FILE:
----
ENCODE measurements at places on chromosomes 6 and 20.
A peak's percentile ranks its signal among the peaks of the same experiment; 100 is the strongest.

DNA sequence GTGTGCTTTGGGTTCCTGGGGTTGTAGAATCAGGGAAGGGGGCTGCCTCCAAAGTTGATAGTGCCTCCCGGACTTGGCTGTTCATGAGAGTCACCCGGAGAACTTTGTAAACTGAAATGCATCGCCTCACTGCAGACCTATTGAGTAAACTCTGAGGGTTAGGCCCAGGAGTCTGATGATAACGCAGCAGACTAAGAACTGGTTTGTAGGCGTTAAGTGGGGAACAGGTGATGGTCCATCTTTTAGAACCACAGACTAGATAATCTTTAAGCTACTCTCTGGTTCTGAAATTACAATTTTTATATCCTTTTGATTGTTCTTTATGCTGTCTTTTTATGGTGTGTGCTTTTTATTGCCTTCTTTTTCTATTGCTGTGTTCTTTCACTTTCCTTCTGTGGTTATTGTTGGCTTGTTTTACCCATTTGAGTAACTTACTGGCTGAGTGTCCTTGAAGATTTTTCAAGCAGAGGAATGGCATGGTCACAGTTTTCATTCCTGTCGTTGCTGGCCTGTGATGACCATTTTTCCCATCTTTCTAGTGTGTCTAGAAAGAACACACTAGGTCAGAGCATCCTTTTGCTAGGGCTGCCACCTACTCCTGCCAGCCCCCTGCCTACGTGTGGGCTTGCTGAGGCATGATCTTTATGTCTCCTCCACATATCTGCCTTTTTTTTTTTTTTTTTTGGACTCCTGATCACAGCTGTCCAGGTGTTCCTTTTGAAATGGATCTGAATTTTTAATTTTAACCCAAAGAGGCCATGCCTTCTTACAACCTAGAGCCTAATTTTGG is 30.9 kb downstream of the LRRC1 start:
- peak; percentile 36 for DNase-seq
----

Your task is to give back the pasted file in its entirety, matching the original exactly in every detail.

ENCODE measurements at places on chromosomes 6 and 20.
A peak's percentile ranks its signal among the peaks of the same experiment; 100 is the strongest.

DNA sequence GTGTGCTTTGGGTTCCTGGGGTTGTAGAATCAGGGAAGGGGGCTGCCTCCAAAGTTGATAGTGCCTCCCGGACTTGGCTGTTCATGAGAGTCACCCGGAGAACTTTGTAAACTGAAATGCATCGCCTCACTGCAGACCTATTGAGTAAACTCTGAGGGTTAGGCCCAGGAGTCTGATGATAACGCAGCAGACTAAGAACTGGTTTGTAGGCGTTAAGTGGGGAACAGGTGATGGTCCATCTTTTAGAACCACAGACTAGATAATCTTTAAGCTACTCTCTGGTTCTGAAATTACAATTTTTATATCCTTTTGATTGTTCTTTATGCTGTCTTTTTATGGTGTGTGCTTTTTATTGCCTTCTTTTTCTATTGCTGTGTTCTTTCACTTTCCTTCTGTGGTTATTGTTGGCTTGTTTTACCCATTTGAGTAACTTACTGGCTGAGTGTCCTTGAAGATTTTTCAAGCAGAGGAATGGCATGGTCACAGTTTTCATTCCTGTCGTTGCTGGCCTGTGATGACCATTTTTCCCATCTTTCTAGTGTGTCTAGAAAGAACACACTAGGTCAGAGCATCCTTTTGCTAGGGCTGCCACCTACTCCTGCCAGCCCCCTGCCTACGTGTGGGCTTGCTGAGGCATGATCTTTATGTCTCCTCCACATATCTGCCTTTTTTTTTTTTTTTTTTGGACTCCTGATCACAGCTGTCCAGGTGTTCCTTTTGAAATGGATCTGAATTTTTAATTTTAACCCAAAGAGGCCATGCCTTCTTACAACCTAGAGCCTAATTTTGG is 30.9 kb downstream of the LRRC1 start:
- peak; percentile 36 for DNase-seq